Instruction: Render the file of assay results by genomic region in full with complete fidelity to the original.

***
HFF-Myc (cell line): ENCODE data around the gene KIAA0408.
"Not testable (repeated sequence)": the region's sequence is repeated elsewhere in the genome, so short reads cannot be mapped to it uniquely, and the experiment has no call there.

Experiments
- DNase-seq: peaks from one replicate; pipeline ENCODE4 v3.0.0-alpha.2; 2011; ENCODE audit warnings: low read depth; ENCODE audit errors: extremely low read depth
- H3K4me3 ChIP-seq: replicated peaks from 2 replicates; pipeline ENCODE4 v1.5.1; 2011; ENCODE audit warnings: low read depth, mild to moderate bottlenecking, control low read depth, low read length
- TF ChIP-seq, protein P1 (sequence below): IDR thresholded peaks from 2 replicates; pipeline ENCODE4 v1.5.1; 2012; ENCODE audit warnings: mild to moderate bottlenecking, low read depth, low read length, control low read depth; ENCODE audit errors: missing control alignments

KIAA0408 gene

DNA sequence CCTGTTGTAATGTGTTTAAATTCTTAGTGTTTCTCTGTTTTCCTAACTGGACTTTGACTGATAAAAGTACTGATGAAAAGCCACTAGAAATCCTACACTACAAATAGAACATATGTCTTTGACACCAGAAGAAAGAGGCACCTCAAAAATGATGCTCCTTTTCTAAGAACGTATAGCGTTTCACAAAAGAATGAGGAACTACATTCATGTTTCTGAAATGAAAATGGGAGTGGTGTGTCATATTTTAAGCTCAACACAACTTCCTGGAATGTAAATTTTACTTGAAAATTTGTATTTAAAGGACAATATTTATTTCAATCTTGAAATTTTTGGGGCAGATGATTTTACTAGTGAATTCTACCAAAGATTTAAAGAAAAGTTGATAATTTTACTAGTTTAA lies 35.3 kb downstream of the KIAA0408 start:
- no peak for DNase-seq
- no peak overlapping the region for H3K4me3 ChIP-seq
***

HFF-Myc (cell line): ENCODE data around the gene KIAA0408.
"Not testable (repeated sequence)": the region's sequence is repeated elsewhere in the genome, so short reads cannot be mapped to it uniquely, and the experiment has no call there.

Experiments
- DNase-seq: peaks from one replicate; pipeline ENCODE4 v3.0.0-alpha.2; 2011; ENCODE audit warnings: low read depth; ENCODE audit errors: extremely low read depth
- H3K4me3 ChIP-seq: replicated peaks from 2 replicates; pipeline ENCODE4 v1.5.1; 2011; ENCODE audit warnings: low read depth, mild to moderate bottlenecking, control low read depth, low read length
- TF ChIP-seq, protein P1 (sequence below): IDR thresholded peaks from 2 replicates; pipeline ENCODE4 v1.5.1; 2012; ENCODE audit warnings: mild to moderate bottlenecking, low read depth, low read length, control low read depth; ENCODE audit errors: missing control alignments

KIAA0408 gene

DNA sequence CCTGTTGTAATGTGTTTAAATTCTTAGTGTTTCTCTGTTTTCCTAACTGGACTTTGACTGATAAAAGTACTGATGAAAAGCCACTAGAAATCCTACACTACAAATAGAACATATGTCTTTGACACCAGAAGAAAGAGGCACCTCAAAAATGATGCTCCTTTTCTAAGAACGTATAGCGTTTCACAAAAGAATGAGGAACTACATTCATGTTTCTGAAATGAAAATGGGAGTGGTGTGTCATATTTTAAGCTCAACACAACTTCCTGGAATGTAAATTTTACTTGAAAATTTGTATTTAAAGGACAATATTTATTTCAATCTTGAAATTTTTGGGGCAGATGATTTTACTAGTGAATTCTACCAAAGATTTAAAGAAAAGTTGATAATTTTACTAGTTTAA lies 35.3 kb downstream of the KIAA0408 start:
- no peak for DNase-seq
- no peak overlapping the region for H3K4me3 ChIP-seq